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Posted Feb 23 2013 - 01:39 AM

Well, I'd just like to point out how all the Toa are several thousand years old, if memory serves. They probably are, and they act like young adults, leading us to conclude that 1000 years in MU time is about 10 years human time. Although, I haven't taken into account the Toa canister stuff, any loss of memory, or simply frozen for long periods of time (I'm of sure if that ever happened in the MU, however). So, in conclusion, 1000 years=10 years. Blaboosh.
The Toa's personalities doesn't matter according to age, really. But based on your time theory, they would be 1000 years old Earth time because you said 1000 years= 10 years, but the Toa (Mata, I think that's who you're referring to) are approximately 100,000 years old in the storyline and naturally (since 10 goes into 1000 a hundred times so I'll have to divide by 100) in human years they are 100 years old.

 

I think it's safe to assume that time in the Bionicle universe passes at the same rate it does on Earth, at least in the CD. Everyone is just incredibly long-lived compared to us. Think of the elves from LOTR. They live for thousands of years, and to them, it's normal. Beings from the MU would probably look at us and think it weird that we have such short lives, ha ha. 


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#22 Offline Exitium

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Posted Feb 24 2013 - 11:03 PM

I'm inclined to agree with several people before me and say that time is probably the same in the Matoran Universe.  This is not simply because this is the simplest explanation (and we have no reason to believe otherwise) but because it isn't possible for time to flow at a different rate.  

 

Before you give me the Bionicle-physics-works-differently-than-our-physics cop out, consider the question of what it means for time to flow differently.  Can you define the "speed" or "rate" at which time flows without reference to time itself?  If you want to suggest that the temporal events happens at a different rate, is it time that is moving at a different "speed" or the objects moving through time?  What does it mean to suggest that thirty seconds in one universe is one minute in ours?  The notion that time flows differently has no meaning (unless you want to suggest it flows in reverse, which no one is suggesting).

 

The biggest evidence for the different flow of time is the long lifespan of the various inhabitants, but this suggests nothing about the nature of time.  In our world, flies live for a matter of weeks.  Trees can live for centuries.  Different species mature at different rates.  The fact that lifeforms have lengthy lifespans does not necessarily imply that the very nature of time in their universe is any different than in ours.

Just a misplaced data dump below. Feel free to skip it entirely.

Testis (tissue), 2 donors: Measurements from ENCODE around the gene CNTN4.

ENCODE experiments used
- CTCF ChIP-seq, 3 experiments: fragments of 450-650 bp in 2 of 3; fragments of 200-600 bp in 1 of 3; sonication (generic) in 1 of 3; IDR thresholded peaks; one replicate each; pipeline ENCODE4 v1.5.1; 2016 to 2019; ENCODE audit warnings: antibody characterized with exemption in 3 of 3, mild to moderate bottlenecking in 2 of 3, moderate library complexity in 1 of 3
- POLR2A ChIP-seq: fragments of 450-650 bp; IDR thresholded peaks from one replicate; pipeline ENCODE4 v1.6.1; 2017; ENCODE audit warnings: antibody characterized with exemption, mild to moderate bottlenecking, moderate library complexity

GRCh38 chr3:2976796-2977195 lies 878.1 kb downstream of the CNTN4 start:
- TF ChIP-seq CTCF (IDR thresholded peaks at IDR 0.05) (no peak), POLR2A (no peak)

Edited by Exitium, Feb 24 2013 - 11:04 PM.

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#23 Offline bonesiii

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Posted Feb 25 2013 - 12:20 AM

Exitium, time in our universe flows at different rates depending on your reference frame, in regards to velocity and gravity, so you are clearly wrong to say it's impossible for time to flow at different rates. As it actually turns out, it is impossible for it not to do so in our world. Fiction doesn't necessarily need to feature it, but given things like the Vahi it's a bit strange to see it suggested to not be possible in Bionicle considering it's been shown. :P

 

I strongly recommend reading up on both the general and special versions of Einstein's temporal relativity. There is experimental proof of it in both types.

 

What it means in practical terms is that all physical processes in the one reference frame move slower or faster as observed with the other frame (area), including atomic spin, etc. So clocks at higher altitudes tick faster than clocks in lower. It appears that you have missed the key point that we're talking about comparing the rates between two different reference frames or areas -- not just one. That's the answer to your question of whether you can define the rate of time with respect to time -- yes, you define the rate of one frame with respect to the rate of time in the other frame. That is, relative to that other frame; hence the name. :)

 

What it means in physics terms is that spacetime itself is something of a four-dimensional "material" called a "brane" (after the English "membrane") which can be bent, compressed, and stretched, as well as some more complicated quantum mechanics reasons I won't bore you with here. It is not meaningless at all. Our GPS satellites for example must factor for it or else they would slowly become more and more off and be unable to accurately tell you where you were, and atomic clocks at different altitudes can also measure it. 

 

Much in sci-fi is based on this including in Bionicle, especially the Vahi. There's no reason to disregard it for Bionicle consideration, considering the principle is canon in Bionicle. Greg also confirmed that different dimensions can flow at different average time rates as seen with The Kingdom dimension.

 

If you have trouble picturing it, it would be like watching time lapse video (for faster time) or slowed footage like the Matrix effects of "bullet time" (for slow). You can search for videos like these online to get a feel for it (though in real physics, extreme slowing would make the colors look redder and dimmer and speeding would make them bluer and brighter, but this is probably ignored in Bionicle physics).